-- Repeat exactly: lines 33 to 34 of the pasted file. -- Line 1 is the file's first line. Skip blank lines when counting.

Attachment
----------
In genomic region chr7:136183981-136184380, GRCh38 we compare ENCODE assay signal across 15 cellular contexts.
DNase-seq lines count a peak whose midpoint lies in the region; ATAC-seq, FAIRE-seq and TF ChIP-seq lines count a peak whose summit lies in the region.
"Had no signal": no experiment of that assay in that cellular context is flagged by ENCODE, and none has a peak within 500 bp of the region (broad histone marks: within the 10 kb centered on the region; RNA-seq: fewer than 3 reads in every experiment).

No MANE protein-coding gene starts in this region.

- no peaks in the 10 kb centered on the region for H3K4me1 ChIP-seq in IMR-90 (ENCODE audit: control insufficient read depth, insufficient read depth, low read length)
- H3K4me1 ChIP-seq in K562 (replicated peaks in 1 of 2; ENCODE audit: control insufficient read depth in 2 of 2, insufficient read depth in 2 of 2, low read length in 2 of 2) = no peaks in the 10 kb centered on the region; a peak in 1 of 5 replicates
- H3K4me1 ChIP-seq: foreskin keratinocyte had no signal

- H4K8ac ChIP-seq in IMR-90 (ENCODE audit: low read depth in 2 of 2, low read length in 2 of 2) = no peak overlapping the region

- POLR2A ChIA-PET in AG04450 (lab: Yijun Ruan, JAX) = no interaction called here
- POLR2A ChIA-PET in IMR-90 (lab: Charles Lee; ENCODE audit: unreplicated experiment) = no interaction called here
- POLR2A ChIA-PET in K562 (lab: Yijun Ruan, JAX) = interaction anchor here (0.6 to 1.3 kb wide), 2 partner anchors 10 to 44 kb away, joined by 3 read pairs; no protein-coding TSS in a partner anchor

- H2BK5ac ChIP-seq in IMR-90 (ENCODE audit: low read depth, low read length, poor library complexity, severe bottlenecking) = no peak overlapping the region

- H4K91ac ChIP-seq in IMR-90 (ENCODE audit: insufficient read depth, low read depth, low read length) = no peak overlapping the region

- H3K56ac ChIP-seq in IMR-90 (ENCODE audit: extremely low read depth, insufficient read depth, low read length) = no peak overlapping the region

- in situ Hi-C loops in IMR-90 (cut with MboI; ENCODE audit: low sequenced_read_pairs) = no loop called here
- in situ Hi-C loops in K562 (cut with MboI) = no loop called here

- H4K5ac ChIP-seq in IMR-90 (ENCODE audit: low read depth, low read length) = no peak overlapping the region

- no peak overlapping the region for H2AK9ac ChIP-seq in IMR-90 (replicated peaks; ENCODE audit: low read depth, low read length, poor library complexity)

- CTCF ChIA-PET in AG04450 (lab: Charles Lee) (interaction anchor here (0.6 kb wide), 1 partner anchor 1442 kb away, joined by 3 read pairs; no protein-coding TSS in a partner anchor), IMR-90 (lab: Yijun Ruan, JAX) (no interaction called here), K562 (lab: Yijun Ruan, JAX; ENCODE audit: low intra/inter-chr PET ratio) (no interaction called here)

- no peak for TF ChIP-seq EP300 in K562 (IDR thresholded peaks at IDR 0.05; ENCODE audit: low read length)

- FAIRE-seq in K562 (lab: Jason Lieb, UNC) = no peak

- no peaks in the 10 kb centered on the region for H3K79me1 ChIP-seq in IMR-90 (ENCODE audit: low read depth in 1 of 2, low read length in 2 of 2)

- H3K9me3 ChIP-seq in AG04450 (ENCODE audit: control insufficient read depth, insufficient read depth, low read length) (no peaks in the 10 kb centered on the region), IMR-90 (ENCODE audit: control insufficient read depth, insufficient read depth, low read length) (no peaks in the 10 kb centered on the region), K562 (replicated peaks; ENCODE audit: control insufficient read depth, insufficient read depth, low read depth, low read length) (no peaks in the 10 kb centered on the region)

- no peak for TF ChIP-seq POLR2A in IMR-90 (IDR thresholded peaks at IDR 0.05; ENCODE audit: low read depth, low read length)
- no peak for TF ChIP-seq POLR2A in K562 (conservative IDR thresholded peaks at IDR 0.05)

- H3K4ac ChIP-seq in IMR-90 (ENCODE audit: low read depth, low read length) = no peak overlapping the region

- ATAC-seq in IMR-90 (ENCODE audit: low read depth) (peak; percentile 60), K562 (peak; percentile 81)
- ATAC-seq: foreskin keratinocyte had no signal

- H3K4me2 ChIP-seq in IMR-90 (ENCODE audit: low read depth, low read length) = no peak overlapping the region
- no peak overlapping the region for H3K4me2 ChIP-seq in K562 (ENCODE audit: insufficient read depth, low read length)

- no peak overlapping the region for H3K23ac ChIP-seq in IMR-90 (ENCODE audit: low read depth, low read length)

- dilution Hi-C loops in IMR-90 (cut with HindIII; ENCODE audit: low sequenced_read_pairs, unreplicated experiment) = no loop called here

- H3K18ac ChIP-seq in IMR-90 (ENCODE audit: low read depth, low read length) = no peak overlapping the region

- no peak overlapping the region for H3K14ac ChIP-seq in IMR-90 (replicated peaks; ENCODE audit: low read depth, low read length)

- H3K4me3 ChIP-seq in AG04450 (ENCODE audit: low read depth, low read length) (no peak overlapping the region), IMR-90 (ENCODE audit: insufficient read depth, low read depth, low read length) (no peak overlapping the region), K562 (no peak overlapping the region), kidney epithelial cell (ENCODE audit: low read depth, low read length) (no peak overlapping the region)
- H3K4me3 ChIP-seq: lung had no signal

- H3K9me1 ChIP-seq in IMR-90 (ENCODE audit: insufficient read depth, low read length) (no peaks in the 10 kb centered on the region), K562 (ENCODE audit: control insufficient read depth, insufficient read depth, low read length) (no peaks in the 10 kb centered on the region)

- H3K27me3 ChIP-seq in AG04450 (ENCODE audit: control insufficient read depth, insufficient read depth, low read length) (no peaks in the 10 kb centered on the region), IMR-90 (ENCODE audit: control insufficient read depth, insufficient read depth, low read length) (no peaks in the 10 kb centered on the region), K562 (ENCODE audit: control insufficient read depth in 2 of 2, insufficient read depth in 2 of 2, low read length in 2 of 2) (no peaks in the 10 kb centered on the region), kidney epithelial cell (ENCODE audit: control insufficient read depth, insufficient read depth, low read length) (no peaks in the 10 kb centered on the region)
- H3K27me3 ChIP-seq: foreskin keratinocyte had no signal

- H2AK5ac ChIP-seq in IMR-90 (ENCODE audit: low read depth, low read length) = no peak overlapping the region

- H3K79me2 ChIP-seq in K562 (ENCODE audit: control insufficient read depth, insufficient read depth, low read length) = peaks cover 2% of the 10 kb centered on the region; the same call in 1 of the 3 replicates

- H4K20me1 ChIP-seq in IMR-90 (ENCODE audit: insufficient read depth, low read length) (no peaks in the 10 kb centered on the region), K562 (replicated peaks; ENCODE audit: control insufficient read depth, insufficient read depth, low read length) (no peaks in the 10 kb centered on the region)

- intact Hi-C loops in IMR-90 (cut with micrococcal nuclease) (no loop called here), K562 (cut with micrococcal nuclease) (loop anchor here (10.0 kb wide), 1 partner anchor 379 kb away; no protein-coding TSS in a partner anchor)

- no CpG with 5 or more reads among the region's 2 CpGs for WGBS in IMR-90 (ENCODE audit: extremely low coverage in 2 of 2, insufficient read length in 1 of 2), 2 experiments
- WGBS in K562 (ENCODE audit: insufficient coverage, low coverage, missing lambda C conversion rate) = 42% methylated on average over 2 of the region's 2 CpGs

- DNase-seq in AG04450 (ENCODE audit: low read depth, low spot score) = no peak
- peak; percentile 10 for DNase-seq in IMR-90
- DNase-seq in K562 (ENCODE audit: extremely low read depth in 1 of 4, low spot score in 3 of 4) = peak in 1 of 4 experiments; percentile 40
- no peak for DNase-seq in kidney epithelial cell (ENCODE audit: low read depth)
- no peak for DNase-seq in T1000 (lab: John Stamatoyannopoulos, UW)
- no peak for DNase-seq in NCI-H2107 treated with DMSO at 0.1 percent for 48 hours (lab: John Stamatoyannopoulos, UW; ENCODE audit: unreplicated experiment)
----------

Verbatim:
- H3K18ac ChIP-seq in IMR-90 (ENCODE audit: low read depth, low read length) = no peak overlapping the region

- no peak overlapping the region for H3K14ac ChIP-seq in IMR-90 (replicated peaks; ENCODE audit: low read depth, low read length)